We were pleased to present the FDS project at the FOSDEM conference. We believe that OPNFV FDS is a key component in network virtualization with a very bright future. For more information about the setup, and project itself, please visit https://wiki.opnfv.org/display/fds.

Tomáš Čechvala

and

Michal Čmarada

Software Engineers

ngPoland and beyond

In late November 2016 we visited one of the world’s biggest Angular conferences – ngPoland. Just two months before, Angular2 had been released, so all the sessions were more or less discussing it.

The first session was focused at Angular CLI. Tracy Lee showed us how to make a simple application and put it into Firebase in 30 minutes. All with the help of Angular CLI – a command line tool which helps build applications faster, since it prepares your dev environment and you can start coding right away.
We’ve already tried Angular CLI in our project and it’s great. Do you want to watch functionality with live reload, do unit testing with Karma, and end-to-end testing with Protractor? It’s all there, plus much more.

Shai Reznik told us the Legend Of ngModules, a pretty funny story with lot of interesting info on how to write, yes, modules. Seems like a skilled developer should know how to structure applications, but it’s nice to be reminded those best practices every now and then. Especially, when it’s your first try with Angular 2 and TypeScript.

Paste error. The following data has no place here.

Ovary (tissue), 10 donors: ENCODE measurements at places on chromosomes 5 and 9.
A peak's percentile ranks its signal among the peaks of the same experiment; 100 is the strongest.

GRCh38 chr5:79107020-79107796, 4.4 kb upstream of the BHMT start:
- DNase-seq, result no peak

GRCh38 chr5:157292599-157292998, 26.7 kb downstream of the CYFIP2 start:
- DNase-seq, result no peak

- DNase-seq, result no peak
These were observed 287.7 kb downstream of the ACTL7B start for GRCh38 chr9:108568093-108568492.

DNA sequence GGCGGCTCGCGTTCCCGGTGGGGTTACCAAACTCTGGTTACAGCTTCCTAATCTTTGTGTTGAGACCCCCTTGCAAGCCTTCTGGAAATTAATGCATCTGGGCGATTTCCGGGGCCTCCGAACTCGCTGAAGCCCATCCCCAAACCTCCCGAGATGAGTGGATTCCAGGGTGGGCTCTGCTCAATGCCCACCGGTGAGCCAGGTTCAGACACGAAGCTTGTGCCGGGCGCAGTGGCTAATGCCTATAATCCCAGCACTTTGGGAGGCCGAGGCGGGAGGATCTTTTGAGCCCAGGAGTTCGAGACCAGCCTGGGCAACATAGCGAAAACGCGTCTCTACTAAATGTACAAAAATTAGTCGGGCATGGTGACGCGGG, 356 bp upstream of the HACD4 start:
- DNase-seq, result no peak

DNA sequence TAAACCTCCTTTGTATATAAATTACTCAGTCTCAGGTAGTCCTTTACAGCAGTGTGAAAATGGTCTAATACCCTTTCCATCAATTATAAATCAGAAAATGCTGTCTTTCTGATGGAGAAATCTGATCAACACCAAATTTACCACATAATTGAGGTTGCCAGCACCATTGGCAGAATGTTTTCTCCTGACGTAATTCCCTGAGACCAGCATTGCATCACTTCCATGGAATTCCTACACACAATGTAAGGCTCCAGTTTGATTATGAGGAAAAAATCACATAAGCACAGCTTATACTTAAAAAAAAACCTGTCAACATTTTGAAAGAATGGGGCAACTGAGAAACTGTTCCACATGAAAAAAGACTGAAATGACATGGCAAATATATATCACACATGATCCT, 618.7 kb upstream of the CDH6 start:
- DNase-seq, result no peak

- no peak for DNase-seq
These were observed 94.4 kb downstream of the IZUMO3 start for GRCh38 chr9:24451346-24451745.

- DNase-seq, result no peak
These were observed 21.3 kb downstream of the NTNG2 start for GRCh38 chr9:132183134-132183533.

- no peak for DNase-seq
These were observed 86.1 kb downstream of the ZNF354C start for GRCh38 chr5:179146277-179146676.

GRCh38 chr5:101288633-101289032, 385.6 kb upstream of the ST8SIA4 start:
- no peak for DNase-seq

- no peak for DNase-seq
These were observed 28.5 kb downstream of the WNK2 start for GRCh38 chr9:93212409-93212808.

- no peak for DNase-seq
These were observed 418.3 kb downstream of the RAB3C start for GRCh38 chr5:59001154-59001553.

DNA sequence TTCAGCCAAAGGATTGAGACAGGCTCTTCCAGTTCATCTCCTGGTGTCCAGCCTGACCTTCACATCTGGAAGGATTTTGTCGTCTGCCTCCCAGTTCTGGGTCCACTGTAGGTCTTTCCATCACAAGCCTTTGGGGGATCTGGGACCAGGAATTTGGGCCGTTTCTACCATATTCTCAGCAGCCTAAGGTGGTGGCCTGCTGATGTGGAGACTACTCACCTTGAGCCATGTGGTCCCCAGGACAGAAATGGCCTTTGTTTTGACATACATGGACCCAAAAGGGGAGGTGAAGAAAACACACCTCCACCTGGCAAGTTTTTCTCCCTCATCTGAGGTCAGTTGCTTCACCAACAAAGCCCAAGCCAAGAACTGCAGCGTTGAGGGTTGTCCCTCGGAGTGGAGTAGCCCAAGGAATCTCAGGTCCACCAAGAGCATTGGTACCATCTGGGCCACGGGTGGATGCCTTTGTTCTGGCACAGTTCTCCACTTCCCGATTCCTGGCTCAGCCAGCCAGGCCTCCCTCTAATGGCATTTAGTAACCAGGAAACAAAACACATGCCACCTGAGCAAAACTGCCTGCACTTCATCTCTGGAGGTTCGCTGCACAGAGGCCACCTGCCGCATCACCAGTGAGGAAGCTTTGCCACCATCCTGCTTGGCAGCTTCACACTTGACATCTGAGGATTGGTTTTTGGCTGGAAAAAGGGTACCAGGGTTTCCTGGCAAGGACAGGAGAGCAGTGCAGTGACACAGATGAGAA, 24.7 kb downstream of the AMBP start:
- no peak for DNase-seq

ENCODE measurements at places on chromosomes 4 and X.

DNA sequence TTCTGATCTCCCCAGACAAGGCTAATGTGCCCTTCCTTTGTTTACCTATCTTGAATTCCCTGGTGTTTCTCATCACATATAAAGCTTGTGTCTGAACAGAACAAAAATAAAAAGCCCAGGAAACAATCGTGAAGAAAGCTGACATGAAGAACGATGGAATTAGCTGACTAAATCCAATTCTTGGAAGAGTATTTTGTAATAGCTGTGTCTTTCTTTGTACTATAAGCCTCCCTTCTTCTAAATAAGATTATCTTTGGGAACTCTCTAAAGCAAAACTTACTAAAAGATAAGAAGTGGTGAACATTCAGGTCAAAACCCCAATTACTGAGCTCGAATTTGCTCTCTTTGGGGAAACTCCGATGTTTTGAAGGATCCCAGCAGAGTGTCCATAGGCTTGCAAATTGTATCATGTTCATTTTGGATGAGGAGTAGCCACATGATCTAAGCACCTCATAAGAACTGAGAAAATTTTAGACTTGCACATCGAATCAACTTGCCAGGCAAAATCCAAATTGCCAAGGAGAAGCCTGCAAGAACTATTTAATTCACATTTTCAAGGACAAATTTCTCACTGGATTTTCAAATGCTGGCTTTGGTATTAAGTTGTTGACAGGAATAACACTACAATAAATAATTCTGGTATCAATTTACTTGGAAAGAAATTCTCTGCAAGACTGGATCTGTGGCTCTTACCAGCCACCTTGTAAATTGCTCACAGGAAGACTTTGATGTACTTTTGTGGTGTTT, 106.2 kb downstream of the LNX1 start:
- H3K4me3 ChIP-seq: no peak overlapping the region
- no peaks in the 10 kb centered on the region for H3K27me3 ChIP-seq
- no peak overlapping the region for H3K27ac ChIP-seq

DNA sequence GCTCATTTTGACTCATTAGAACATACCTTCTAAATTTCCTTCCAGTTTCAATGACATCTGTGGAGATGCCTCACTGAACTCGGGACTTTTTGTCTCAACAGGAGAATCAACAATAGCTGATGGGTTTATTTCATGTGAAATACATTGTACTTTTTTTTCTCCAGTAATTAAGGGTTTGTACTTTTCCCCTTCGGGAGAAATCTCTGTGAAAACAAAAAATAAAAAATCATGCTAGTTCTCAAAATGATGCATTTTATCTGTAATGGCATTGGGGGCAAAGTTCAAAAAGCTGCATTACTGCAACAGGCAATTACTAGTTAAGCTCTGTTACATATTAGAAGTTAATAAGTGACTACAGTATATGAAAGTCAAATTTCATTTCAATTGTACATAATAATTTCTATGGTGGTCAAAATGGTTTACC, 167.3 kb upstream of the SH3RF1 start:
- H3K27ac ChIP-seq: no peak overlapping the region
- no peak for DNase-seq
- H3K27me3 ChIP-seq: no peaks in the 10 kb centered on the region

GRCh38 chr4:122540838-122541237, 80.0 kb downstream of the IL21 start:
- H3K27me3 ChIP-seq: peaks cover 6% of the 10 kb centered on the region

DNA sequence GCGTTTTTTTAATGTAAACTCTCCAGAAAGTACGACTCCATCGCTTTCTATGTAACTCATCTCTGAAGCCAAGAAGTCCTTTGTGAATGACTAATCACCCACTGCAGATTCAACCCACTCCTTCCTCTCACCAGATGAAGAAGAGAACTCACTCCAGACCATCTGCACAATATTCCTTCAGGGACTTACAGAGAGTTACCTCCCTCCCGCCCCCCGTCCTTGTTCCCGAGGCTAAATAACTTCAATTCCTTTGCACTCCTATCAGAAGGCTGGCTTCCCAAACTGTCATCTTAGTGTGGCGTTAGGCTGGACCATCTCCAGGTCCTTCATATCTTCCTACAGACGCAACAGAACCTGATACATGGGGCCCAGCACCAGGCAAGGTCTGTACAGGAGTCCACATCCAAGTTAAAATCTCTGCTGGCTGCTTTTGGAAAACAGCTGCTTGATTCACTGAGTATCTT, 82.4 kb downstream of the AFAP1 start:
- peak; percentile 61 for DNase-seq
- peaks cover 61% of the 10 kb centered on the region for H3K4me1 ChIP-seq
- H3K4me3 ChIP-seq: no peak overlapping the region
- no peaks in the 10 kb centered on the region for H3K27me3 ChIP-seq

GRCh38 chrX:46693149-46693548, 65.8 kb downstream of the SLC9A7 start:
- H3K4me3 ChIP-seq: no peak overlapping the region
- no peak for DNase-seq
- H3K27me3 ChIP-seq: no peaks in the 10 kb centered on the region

There were few moments when we called „It‘s (put year here), so use (put library/pattern/language here).“ Like „It’s 2005, use asynchronous calls,“ or „It‘s 2015, use promises, callbacks are baaaad“. Now we have another one: „It’s 2016, use observables!“ On this topic, Ben Lesh had a good talk about the RxJS library, which implements the Observer pattern for composing asynchronous and event-base programs.
We’ve tried RxJS, and it works pretty well. We replaced promises in our AJAX calls and events in components. It needs some time to get used to, but it gets pretty straightforward then.

There were more good talks at the Ng Poland conference, so it’s awesome that we all can watch the recordings on YouTube.

 

I would like to conclude this article with some advice: in the case you are about to start a new project and are deciding between Angular 1, which you’ve used before, and have knowledge of, together with skills and code snippets, and Angular 2, use the second one. Angular 2 is simply better.

PS: If you choose to accept my advice, be prepared for lack of documentation. But it’s getting better every day, trust me.

 

Daniel Malachovský

Technical Leader in Pantheon Technologies